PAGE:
Ho Chi Minh City, Vietnam
Hi Chi Minh City (formerly Saigon) is Vietnam’s largest city and economic centre. The city is also South Vietnam’s main port. Ho Chi Minh is by the Saigon River, north east of the Mekong delta.
In the Middle Ages, the city was a trade centre within Cambodia. During the seventeenth century it was taken over by the Chinese and Vietnamese, and became an administrative centre in 1699. The French settled the region in the eighteenth century, capturing Saigon in 1859. In 1862, the city became the capital of the French colony Cochinchina (including present day Laos, Cambodia, and Vietnam). Saigon was transformed into a metropolitan centre, and became the chief collecting point for the export of rice. In 1940, Saigon was occupied by the Japanese, who met resistance from the Viet Minh (communist forces) led by Nguyen Tat Thanh (also known as Ho Chi Minh). A declaration of independence in 1945 opened the First Indochina War against the French colonists. The war ended in 1954, with a peace agreement reached in Geneva. Vietnam was divided into north and south regions and Saigon became the capital of South Vietnam. During the Vietnam War (Second Indochina War), Saigon was the headquarters of the US military who backed the South against the communist North. In 1975, the city was captured by North Vietnamese troops, who changed its name to Ho Chi Minh City. During the 1980s and 1990s, Ho Chi Minh City experienced rapid economic growth, particularly in the manufacture of electronic products. The average income in Ho Chi Minh City is higher than in other parts of Vietnam.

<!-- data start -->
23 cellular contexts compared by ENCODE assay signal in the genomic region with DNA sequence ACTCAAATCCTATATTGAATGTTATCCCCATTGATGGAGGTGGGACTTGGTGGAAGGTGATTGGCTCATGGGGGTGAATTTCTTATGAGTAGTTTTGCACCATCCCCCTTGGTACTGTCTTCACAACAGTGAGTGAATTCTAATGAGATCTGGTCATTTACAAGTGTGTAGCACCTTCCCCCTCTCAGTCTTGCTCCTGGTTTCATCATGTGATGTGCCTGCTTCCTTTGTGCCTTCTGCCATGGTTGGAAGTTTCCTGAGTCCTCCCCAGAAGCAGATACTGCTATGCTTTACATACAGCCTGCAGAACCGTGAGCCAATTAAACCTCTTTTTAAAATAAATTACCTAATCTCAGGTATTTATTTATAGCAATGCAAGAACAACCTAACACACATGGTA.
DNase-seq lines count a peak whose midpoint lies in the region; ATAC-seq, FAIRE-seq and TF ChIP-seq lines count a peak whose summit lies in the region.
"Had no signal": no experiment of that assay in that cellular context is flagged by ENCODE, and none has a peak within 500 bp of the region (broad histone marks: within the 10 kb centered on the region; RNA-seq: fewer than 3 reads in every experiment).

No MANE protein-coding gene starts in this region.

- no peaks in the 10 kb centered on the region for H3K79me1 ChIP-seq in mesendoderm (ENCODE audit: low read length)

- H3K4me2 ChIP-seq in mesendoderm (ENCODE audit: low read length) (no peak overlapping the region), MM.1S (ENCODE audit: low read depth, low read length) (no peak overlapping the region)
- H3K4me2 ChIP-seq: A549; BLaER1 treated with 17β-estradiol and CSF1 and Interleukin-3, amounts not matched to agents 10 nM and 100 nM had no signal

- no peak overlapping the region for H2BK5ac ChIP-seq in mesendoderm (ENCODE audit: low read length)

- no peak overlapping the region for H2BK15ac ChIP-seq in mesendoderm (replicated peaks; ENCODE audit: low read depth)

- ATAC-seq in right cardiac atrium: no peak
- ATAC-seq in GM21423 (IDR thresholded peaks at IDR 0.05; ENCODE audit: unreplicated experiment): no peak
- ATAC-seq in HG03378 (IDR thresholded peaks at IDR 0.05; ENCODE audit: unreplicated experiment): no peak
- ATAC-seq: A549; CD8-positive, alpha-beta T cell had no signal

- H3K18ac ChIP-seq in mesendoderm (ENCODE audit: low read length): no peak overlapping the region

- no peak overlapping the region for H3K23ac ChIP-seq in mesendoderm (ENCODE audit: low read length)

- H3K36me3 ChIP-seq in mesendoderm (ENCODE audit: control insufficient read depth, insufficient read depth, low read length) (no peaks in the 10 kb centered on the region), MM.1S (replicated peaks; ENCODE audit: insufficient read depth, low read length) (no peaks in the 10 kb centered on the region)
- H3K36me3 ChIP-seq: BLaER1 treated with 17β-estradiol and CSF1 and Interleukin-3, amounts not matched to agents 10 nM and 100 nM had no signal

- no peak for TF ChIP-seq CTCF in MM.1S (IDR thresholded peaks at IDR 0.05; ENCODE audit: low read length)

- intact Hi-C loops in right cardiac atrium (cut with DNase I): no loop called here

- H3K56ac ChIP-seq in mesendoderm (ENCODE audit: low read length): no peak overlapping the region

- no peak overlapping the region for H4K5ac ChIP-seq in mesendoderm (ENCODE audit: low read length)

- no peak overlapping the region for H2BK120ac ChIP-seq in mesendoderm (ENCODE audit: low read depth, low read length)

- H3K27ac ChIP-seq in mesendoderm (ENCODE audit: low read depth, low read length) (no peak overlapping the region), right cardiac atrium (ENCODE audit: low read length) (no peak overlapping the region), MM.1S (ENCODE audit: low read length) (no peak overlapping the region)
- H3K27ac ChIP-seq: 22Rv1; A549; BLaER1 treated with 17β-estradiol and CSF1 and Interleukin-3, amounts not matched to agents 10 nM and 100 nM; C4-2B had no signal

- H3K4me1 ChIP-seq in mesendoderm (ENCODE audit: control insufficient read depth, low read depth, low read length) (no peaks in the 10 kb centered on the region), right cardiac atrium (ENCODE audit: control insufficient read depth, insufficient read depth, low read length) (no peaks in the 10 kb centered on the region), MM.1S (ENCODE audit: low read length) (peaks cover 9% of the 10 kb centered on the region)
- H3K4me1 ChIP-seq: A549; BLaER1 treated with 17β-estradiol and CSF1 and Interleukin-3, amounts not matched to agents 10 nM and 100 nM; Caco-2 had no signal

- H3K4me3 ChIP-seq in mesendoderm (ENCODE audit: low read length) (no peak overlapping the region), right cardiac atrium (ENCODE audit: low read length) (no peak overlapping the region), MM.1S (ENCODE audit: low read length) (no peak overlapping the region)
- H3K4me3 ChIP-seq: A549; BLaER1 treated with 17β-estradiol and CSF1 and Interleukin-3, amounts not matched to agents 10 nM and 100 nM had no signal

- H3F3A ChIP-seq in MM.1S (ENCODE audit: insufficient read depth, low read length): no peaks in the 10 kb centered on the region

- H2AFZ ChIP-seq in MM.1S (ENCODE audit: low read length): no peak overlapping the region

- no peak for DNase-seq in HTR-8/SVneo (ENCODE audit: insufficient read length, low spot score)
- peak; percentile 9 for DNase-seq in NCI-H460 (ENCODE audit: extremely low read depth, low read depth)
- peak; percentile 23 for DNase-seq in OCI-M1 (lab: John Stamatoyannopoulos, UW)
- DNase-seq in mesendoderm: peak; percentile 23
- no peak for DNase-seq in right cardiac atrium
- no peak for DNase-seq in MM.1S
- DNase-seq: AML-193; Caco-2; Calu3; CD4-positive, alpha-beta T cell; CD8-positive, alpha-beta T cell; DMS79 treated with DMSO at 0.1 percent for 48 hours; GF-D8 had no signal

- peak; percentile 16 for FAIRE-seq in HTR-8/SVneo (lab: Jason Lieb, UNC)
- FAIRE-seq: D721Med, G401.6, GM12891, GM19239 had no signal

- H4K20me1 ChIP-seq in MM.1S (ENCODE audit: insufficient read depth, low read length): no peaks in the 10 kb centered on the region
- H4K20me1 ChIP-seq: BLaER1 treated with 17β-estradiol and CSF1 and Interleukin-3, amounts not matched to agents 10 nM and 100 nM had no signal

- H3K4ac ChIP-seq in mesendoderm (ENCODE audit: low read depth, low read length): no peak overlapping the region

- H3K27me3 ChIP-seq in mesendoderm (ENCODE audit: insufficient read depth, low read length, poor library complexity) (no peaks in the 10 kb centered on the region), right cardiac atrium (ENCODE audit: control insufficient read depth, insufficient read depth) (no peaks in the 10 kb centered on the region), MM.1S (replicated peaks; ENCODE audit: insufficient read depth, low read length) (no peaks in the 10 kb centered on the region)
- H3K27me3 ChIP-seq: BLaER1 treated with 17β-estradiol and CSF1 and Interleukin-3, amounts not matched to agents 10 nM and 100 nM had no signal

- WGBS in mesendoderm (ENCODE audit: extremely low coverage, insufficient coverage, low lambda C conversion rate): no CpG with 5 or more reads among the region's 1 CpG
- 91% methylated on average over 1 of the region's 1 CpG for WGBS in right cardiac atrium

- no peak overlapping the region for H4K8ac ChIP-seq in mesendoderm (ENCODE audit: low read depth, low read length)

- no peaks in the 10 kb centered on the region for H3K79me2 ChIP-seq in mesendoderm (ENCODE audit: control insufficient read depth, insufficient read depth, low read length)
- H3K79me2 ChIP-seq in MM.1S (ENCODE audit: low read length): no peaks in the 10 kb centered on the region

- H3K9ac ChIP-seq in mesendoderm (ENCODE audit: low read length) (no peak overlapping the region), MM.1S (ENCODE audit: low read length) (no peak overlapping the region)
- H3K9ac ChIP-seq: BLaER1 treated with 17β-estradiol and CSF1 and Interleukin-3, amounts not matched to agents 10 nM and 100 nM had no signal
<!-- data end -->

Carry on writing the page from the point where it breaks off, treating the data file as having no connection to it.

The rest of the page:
Ho Chi Minh City is Vietnam’s centre for livestock and consumer goods. The city has an international airport (Tan Son Nhat International Airport). Buses run to Ho Chi Minh City from Laos and Cambodia, and also link the city to the rest of Vietnam. There is a university and a Stock Exchange.
Places of Interest
The Tet (Lunar New Year Festival) falls between 19 Jan. and 20 Feb. The Reunification Palace is an example of 1960s architecture, and is preserved as it was on the day of Vietnam’s reunification. The building is used for official functions. Its basement contains a telecommunications room and a war room. The Giac Lam Pagoda is the city’s oldest pagoda (place of worship), dating from 1744. The War Remnants Museum was formerly known as the Museum of Chinese and American War Crimes.